As far as the Buffs was concerned, it was the 3rd (Militia) Battalion which it lost with the creation of the Special Reserve in 1908 and those concerned with such matters appear to have simply shrugged their shoulders and carried on with the same regimental number series that had been in use for the militia.
Men joining the militia and special/extra reserve were not career soldiers. They were men who had completed a period of training alongside career soldiers at the regimental depot but they then went back to their homes, turning out annually for drills and camp. Men of the Militia and the Special Reserve signed up for six years' service and knew, in the event of war, that they would be called upon to fill gaps in the regular battalions. A glance at most 1914 Star rolls will show plenty of evidence of Special Reserve men who served alongside career soldiers. Sometimes their numbers are prefixed by the number of their battalion - typically a 3/ or 4/ in most line infantry regiments - but just as often there will be no prefix.
The first 3rd (Special Reserve) Battalion number I have on my database - and there will be many earlier ones thatn this - is 7196 Ernest William John Brooks who had been issued with that number when he joined the 3rd (Militia) Battalion on the 3rd June 1904. He was still a serving member of the 3rd (Militia) Battalion when the Special Reserve was created, and he signed on for a further six years in July 1908, his old militia number being re-activated. Other men who joined at the same time and who were not already serving with the militia were issued with new regimental numbers which began where the old militia regimental series had ended. This pattern is seen in very many special and extra reserve battalion attestation papers for 1908.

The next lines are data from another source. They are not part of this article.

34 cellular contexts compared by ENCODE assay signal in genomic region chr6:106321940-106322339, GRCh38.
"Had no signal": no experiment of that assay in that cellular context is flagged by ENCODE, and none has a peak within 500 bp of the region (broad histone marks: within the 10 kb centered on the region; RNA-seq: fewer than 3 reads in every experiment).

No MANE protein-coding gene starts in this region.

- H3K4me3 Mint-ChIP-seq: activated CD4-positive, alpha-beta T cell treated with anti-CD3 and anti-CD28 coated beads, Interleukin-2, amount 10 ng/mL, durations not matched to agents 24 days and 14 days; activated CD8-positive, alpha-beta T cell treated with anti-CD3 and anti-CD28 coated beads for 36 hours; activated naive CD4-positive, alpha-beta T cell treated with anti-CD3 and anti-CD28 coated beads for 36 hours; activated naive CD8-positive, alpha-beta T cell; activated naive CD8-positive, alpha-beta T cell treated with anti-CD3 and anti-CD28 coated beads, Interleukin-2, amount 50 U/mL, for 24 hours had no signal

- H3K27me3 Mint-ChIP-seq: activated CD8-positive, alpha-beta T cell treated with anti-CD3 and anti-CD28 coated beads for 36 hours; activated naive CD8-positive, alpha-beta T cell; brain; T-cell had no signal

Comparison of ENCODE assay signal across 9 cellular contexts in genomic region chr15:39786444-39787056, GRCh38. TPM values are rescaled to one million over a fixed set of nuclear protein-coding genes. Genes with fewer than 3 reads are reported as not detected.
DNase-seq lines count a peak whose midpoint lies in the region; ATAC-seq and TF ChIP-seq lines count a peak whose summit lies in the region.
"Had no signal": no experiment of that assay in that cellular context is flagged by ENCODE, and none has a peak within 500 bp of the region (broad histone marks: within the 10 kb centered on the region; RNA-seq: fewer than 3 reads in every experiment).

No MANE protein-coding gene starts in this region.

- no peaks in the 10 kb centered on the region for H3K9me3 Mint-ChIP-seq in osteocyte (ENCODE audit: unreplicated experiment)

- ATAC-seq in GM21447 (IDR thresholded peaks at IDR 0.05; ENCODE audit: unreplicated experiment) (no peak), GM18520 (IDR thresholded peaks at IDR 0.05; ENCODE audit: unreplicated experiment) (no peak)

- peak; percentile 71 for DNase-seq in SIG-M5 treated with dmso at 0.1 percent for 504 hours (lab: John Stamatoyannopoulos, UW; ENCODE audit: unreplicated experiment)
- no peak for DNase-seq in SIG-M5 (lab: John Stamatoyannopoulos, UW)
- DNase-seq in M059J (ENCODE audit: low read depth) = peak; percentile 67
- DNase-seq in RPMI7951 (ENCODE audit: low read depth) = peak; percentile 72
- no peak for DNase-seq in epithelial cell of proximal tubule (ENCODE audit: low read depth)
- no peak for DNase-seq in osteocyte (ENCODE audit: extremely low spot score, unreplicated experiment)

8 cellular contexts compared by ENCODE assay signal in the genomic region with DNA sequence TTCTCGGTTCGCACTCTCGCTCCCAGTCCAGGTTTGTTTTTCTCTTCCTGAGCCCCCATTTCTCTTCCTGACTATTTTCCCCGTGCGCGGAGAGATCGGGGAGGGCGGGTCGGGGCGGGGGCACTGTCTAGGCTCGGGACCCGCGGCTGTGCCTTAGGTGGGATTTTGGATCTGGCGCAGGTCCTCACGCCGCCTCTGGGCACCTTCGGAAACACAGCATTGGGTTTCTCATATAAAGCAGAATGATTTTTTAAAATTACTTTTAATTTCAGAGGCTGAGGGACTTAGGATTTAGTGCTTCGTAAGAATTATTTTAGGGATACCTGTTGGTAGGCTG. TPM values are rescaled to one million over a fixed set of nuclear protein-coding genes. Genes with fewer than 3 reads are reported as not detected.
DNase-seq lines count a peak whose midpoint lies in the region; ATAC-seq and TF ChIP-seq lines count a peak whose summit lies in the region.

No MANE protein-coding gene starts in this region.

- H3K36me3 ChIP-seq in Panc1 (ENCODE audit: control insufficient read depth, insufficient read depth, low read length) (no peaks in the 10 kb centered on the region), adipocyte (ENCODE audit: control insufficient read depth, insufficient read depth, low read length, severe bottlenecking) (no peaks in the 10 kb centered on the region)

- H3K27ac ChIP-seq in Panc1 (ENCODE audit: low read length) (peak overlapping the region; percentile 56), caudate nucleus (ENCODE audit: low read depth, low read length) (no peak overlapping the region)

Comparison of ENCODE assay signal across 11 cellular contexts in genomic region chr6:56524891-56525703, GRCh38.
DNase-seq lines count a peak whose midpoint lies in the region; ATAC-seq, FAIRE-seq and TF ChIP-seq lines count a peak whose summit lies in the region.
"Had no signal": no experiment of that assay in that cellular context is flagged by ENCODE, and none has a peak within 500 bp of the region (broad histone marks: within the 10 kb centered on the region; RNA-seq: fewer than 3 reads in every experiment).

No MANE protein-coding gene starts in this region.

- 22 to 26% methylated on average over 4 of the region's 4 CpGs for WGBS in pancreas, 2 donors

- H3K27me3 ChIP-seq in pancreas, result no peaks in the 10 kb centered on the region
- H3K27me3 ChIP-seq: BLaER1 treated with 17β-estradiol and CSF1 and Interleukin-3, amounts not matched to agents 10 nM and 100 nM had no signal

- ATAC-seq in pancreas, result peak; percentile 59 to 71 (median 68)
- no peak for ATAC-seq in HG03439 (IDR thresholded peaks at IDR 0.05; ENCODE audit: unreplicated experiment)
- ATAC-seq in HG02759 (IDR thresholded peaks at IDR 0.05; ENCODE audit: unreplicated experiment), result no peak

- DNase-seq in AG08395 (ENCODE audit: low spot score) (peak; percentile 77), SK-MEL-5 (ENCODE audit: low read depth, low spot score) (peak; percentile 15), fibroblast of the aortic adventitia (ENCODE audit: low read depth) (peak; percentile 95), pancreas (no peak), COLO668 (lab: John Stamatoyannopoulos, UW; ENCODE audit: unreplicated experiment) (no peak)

Here then, are some sample regimental numbers for the 3rd Buffs (East Kent Regiment):